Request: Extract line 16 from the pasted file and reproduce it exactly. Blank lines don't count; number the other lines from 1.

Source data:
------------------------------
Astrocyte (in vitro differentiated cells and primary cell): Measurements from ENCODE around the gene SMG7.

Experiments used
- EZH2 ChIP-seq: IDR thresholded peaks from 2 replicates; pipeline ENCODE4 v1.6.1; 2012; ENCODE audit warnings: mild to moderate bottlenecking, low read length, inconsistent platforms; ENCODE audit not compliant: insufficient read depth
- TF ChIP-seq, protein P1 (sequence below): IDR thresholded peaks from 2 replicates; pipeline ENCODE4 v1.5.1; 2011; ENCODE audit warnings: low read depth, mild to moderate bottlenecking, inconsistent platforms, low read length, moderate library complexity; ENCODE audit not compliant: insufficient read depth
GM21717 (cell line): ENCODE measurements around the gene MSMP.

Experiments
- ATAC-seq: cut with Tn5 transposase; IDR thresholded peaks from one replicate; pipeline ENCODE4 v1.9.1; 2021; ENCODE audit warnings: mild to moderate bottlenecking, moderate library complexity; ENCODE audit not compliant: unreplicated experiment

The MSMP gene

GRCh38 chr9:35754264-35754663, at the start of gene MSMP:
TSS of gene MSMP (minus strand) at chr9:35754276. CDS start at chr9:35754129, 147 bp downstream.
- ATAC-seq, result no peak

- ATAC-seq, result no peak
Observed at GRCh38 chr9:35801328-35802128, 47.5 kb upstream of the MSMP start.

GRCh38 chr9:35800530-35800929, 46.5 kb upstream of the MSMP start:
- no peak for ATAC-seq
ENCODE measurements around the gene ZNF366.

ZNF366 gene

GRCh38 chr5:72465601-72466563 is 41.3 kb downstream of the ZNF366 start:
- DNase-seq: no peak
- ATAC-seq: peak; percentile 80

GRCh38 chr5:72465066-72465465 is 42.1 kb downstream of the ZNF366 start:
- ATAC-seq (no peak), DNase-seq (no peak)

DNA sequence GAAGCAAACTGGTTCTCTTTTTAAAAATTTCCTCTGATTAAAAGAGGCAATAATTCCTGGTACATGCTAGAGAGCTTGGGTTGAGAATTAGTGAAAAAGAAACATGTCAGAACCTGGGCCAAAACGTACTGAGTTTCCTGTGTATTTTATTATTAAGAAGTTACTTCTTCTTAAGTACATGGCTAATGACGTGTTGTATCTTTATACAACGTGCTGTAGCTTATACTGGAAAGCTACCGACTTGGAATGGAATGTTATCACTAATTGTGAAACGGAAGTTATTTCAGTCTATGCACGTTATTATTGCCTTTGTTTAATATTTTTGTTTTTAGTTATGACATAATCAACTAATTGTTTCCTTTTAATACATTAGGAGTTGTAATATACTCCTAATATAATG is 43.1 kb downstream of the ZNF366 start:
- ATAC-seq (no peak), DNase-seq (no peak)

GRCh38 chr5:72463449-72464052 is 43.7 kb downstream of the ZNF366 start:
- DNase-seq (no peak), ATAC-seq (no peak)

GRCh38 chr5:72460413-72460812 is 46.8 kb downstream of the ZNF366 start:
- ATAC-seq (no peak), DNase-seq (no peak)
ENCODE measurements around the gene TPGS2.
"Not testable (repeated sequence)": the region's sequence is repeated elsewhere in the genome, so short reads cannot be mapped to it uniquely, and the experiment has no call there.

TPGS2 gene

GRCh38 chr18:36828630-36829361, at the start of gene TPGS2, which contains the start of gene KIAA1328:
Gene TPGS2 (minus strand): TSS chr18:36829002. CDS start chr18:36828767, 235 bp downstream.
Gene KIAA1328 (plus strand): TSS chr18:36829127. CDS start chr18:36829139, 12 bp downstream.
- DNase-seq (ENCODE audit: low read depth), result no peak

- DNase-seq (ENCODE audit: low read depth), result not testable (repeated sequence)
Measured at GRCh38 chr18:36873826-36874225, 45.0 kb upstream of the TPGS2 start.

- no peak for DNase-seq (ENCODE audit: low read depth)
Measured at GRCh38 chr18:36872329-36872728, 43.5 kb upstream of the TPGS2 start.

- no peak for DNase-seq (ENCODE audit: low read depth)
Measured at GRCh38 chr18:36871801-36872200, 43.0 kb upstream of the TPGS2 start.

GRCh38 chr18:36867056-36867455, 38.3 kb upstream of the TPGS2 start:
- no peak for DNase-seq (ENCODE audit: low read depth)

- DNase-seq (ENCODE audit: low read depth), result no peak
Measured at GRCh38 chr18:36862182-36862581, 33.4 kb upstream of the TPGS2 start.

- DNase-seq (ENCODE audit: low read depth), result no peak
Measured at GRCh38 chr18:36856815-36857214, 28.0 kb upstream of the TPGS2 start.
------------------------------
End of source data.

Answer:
ENCODE measurements around the gene ZNF366.